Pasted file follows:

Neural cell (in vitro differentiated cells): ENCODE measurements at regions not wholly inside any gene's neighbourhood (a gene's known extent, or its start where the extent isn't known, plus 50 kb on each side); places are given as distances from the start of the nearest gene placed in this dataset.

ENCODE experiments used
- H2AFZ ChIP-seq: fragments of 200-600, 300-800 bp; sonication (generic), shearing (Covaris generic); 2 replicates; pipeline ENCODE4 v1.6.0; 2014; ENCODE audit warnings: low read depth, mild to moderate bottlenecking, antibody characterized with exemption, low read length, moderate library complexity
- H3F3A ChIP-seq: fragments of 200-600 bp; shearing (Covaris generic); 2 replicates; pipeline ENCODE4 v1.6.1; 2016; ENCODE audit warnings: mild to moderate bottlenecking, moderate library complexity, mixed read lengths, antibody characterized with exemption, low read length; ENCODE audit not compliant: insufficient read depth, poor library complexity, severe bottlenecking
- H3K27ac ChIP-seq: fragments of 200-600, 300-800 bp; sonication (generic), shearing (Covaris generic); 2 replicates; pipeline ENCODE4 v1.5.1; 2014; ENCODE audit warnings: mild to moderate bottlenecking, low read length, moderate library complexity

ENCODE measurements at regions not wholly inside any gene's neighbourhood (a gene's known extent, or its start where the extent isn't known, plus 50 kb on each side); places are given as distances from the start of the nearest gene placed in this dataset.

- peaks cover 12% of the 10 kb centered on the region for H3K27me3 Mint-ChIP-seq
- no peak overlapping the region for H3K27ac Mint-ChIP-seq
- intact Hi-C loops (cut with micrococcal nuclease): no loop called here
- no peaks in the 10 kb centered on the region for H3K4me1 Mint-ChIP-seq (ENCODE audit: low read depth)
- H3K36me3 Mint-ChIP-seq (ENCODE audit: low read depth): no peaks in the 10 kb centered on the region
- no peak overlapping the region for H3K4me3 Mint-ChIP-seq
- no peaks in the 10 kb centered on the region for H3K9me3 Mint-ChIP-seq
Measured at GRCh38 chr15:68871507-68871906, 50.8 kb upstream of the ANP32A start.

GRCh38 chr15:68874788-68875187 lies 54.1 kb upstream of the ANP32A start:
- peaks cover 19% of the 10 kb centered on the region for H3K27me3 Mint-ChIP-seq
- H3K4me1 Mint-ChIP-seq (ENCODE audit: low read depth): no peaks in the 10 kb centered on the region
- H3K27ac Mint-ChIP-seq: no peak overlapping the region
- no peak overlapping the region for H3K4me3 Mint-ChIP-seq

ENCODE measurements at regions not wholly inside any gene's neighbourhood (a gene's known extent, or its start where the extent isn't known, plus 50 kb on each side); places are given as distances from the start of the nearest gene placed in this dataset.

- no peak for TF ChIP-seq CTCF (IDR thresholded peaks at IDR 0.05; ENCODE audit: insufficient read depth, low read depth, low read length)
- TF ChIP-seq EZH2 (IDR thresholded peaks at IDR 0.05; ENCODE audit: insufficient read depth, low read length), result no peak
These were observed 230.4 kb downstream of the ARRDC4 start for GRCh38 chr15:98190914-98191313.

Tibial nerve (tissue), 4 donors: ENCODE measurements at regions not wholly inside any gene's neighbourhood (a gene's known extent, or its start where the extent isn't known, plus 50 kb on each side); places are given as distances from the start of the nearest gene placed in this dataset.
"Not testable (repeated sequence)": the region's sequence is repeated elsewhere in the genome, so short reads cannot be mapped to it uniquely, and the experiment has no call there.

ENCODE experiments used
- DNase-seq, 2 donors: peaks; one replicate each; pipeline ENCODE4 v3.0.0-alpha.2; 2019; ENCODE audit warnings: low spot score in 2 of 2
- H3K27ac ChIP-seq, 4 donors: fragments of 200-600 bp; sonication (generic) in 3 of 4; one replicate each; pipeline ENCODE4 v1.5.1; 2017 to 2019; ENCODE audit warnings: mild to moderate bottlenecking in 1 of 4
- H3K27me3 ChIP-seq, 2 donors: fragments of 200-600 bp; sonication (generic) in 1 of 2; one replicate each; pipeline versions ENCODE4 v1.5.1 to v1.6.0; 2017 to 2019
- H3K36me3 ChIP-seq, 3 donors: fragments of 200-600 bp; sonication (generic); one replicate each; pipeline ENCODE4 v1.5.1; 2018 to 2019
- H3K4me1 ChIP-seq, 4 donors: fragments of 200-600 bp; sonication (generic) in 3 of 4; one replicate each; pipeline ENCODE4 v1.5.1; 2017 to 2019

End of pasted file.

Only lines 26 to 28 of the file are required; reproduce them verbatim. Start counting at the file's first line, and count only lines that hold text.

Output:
ENCODE experiments used
- DNase-seq, 2 donors: peaks; one replicate each; pipeline ENCODE4 v3.0.0-alpha.2; 2019; ENCODE audit warnings: low spot score in 2 of 2
- H3K27ac ChIP-seq, 4 donors: fragments of 200-600 bp; sonication (generic) in 3 of 4; one replicate each; pipeline ENCODE4 v1.5.1; 2017 to 2019; ENCODE audit warnings: mild to moderate bottlenecking in 1 of 4